Chinese cyber espionage: Indian government offices & businesses targeted in extensive data leak

PoliCharcha | Updated: February 22, 2024, 2:34 PM

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Chinese cyber espionage: Indian government offices & businesses targeted in extensive data leak by iSoon

A Chinese state-affiliated hacker group has purportedly claimed responsibility for targeting key offices within the Indian government, including what is presumed to be the Prime Minister's Office, alongside prominent businesses such as Reliance Industries Limited and Air India, as per a report by India Today.

This revelation stems from leaked data analysed by India Today's Open-Source Intelligence (OSINT) team.

Over the weekend, thousands of documents, images, and chat messages purportedly linked to I-Soon, an alleged cybersecurity contractor affiliated with China's Ministry of Public Security (MPS), were anonymously posted on GitHub. GitHub serves as a collaborative platform for developers working on open-source projects.

In response to the leak, I-Soon, in conjunction with Chinese authorities, has initiated an investigation to ascertain the circumstances surrounding the breach.

Two employees of the contractor informed the Associated Press that an internal meeting was held on February 21 to address the leak. Despite the setback, employees were reportedly instructed to continue operations as usual, with assurances that the incident would not significantly impact business operations.

The leaked data sheds light on a sophisticated network of covert hacking activities, spyware deployments, and intricate surveillance conducted by cyber threat actors affiliated with the Chinese government.

Machine-translated versions of the leaked internal documents, originally in Mandarin, reveal details of the attackers' tactics, targets, and exploits.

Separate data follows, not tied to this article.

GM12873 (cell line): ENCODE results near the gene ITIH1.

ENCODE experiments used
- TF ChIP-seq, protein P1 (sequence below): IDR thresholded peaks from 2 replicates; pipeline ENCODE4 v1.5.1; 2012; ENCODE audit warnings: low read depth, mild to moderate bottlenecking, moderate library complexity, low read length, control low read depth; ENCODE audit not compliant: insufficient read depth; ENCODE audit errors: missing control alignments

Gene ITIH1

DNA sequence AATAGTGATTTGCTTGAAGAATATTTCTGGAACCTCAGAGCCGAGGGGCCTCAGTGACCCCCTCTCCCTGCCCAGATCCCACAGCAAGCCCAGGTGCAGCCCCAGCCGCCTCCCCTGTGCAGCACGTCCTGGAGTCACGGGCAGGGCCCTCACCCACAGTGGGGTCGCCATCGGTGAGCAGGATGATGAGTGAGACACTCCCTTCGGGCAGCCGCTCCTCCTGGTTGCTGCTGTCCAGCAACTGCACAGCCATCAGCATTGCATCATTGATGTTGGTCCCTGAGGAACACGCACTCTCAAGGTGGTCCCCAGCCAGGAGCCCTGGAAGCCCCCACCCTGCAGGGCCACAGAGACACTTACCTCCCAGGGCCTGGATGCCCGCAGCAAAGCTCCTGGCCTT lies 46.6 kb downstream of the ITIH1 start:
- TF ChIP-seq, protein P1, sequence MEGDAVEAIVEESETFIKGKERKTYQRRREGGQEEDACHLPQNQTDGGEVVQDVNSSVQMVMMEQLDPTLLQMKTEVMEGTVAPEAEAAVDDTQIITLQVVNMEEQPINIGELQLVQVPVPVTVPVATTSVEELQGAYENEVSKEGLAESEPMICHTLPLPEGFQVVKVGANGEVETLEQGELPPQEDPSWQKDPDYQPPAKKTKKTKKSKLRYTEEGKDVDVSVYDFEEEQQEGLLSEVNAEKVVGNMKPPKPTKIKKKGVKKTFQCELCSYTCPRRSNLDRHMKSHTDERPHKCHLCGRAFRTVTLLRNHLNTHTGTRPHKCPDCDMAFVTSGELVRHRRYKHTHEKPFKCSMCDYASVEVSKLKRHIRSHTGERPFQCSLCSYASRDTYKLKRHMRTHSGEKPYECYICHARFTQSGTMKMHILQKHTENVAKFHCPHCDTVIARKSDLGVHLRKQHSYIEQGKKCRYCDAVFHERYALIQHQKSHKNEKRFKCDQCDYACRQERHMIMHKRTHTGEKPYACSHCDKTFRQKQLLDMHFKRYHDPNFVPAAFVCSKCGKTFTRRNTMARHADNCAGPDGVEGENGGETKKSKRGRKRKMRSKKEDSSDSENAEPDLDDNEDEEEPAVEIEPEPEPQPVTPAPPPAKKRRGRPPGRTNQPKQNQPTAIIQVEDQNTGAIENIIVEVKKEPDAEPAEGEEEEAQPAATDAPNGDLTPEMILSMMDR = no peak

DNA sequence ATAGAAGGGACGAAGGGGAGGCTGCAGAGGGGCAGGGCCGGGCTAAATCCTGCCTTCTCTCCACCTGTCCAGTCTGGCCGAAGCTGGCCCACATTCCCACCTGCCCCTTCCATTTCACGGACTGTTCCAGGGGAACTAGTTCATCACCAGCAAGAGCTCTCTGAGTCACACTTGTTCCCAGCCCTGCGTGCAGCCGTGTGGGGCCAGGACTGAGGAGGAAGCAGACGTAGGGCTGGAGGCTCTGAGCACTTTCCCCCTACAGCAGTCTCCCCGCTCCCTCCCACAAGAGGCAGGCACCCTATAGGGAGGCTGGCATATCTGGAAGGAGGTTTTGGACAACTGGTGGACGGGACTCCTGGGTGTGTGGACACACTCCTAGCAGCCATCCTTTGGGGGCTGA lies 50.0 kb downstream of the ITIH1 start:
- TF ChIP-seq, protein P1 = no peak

The range of targets extends from international entities like the North Atlantic Treaty Organization (NATO) and various European governments to Beijing's strategic partners such as Pakistan.

However, while the leak identifies targets of the cyber espionage operation, samples of the stolen data itself within the leaked documents was not found yet. Furthermore, the extent and duration of the attacks on individual targets remain unspecified in several cases.

Indian entities targeted

The leaked data identifies Indian targets such as the Ministry of Finance, the Ministry of External Affairs, and the "Presidential Ministry of the Interior," likely referring to the Ministry of Home Affairs.

During the peak of India-China border tensions between May 2021 and October 2021, advanced persistent threat (APT) or hacker groups reportedly acquired 5.49GB of data pertaining to various offices of the "Presidential Ministry of the Interior."

An internal report, purportedly prepared by iSoon, contains a translated section highlighting India as a primary focus area, particularly emphasising ministries like foreign affairs and finance. The report indicates a sustained interest in these sectors with the potential for long-term data extraction.